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PLoS One. 2013 Dec 26;8(12):e84669. doi: 10.1371/journal.pone.0084669. eCollection 2013.

Golgi enrichment and proteomic analysis of developing Pinus radiata xylem by free-flow electrophoresis.

Author information

1
Joint BioEnergy Institute and Physical Biosciences Division, Lawrence Berkeley National Laboratory, Berkeley, California, United States of America.
2
Scion, Rotorua, New Zealand.
3
Joint BioEnergy Institute and Physical Biosciences Division, Lawrence Berkeley National Laboratory, Berkeley, California, United States of America ; Department of Bioengineering, University of California, Berkeley, California, United States of America.

Abstract

Our understanding of the contribution of Golgi proteins to cell wall and wood formation in any woody plant species is limited. Currently, little Golgi proteomics data exists for wood-forming tissues. In this study, we attempted to address this issue by generating and analyzing Golgi-enriched membrane preparations from developing xylem of compression wood from the conifer Pinus radiata. Developing xylem samples from 3-year-old pine trees were harvested for this purpose at a time of active growth and subjected to a combination of density centrifugation followed by free flow electrophoresis, a surface charge separation technique used in the enrichment of Golgi membranes. This combination of techniques was successful in achieving an approximately 200-fold increase in the activity of the Golgi marker galactan synthase and represents a significant improvement for proteomic analyses of the Golgi from conifers. A total of thirty known Golgi proteins were identified by mass spectrometry including glycosyltransferases from gene families involved in glucomannan and glucuronoxylan biosynthesis. The free flow electrophoresis fractions of enriched Golgi were highly abundant in structural proteins (actin and tubulin) indicating a role for the cytoskeleton during compression wood formation. The mass spectrometry proteomics data associated with this study have been deposited to the ProteomeXchange with identifier PXD000557.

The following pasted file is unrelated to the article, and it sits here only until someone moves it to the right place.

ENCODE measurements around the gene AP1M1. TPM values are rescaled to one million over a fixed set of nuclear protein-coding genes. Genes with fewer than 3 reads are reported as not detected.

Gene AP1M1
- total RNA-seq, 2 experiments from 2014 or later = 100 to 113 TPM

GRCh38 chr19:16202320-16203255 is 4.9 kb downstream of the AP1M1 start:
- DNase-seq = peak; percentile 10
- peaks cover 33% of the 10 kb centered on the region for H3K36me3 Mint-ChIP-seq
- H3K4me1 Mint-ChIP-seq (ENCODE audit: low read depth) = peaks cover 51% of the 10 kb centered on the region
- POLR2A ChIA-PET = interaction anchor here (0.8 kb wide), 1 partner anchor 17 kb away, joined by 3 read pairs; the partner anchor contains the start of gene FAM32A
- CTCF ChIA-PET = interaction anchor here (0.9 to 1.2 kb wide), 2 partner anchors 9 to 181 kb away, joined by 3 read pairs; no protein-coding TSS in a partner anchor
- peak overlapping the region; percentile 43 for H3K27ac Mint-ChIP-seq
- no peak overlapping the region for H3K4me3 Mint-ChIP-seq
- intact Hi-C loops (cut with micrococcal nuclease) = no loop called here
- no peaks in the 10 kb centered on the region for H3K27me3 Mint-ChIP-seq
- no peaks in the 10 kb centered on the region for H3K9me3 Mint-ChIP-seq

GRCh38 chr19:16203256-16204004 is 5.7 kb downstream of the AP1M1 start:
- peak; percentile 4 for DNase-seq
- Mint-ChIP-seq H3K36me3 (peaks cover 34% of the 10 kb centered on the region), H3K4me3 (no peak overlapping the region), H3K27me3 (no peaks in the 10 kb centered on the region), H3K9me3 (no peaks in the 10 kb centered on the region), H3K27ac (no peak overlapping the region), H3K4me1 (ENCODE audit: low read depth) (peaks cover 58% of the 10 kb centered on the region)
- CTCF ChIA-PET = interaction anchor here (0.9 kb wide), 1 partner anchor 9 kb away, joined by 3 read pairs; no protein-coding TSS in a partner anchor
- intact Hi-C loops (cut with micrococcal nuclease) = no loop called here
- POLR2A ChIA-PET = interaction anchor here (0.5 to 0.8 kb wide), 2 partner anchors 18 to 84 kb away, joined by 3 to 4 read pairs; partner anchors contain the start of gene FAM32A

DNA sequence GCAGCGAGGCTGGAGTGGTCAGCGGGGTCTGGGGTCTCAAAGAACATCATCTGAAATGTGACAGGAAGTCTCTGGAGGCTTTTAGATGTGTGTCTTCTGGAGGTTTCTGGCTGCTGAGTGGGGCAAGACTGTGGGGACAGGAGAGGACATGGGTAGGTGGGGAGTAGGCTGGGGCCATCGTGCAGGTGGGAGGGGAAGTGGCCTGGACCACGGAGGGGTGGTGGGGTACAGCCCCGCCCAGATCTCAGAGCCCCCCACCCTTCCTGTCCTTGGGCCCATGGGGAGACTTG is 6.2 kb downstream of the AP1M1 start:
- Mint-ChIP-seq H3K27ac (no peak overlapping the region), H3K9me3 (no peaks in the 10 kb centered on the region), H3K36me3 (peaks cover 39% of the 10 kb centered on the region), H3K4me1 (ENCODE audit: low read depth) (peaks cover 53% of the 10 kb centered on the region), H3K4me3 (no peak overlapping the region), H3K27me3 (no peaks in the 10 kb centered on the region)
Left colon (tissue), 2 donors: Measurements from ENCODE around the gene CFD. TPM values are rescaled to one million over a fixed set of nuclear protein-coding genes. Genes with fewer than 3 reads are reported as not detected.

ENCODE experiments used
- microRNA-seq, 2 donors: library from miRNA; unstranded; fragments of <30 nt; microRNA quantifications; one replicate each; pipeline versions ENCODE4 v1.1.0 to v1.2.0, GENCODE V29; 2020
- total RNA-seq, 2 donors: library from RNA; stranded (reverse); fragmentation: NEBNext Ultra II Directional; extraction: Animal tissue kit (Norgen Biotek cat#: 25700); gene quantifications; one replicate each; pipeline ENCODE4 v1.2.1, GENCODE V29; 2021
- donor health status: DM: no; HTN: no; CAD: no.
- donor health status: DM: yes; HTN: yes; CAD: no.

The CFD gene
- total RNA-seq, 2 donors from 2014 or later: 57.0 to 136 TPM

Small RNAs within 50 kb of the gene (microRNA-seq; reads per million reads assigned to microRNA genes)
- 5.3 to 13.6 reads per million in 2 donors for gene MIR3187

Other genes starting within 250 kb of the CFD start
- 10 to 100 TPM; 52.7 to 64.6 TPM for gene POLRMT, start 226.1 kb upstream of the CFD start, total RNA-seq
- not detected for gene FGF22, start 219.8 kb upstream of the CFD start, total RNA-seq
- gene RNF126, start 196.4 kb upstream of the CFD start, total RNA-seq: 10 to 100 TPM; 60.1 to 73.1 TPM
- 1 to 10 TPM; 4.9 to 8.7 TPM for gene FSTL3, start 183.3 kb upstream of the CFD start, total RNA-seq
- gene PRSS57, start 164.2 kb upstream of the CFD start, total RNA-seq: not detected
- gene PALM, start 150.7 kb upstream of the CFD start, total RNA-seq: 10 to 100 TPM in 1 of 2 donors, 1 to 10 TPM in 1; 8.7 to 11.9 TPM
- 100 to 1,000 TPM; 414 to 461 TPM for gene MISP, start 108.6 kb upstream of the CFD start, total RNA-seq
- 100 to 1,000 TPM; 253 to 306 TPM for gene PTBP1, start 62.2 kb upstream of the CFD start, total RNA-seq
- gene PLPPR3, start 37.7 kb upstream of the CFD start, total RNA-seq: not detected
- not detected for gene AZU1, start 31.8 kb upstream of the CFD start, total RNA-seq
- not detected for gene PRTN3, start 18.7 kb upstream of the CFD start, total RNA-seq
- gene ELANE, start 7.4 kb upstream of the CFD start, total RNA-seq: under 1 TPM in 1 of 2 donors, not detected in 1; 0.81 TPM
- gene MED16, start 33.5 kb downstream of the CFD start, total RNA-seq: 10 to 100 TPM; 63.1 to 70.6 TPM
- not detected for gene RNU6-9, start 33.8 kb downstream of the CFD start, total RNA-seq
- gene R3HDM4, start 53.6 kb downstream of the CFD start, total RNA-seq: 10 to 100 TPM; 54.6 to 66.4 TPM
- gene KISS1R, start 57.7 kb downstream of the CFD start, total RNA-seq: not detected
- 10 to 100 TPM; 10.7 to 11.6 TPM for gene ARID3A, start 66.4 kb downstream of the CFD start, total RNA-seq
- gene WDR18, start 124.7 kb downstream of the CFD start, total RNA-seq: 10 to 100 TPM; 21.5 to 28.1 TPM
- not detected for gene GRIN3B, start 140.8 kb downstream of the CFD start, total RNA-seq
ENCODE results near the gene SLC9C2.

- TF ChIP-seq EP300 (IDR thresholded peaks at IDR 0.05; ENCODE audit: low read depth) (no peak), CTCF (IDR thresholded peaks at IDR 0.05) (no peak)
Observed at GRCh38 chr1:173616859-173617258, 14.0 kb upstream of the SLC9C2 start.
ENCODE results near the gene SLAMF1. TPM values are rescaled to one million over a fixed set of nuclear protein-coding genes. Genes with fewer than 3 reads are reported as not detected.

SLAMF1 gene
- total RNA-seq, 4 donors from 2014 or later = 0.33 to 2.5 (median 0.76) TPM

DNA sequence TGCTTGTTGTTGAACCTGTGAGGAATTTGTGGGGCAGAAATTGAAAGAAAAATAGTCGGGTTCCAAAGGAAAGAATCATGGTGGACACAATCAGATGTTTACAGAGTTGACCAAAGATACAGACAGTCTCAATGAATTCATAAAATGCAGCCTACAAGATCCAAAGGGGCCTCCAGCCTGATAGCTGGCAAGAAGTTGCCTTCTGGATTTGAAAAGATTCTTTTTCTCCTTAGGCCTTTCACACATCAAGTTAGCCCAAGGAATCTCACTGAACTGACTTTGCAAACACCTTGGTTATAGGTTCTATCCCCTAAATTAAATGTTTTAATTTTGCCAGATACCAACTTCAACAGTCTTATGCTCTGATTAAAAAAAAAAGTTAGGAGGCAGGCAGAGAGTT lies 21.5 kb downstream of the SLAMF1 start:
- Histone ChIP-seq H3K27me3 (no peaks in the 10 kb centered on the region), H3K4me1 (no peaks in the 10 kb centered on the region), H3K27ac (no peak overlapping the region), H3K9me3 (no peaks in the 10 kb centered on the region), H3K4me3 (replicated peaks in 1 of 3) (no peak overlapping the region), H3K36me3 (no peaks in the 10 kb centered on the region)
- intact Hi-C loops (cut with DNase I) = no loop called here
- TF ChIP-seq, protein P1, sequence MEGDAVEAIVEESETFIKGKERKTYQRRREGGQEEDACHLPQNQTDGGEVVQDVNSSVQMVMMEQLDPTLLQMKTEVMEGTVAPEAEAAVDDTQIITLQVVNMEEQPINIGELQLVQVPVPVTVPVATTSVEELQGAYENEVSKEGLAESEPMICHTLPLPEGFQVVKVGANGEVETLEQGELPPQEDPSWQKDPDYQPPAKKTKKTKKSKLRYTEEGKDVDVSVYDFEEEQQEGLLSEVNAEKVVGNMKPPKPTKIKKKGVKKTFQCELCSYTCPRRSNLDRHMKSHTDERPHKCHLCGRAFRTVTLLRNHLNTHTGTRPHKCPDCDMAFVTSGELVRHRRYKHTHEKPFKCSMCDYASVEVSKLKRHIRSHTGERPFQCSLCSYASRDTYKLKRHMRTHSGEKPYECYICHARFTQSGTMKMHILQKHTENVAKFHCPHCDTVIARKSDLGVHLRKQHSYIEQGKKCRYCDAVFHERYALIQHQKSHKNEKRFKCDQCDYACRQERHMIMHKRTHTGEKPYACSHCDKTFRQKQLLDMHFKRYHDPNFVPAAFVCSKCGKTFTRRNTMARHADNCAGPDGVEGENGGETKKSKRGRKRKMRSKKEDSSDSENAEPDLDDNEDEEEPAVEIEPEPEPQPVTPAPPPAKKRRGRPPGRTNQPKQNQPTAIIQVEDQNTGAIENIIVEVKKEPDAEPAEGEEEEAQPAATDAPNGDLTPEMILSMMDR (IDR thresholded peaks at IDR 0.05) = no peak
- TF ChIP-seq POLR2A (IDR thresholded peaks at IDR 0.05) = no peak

PMID:
24416096
PMCID:
PMC3887118
DOI:
10.1371/journal.pone.0084669
[Indexed for MEDLINE]
Free PMC Article

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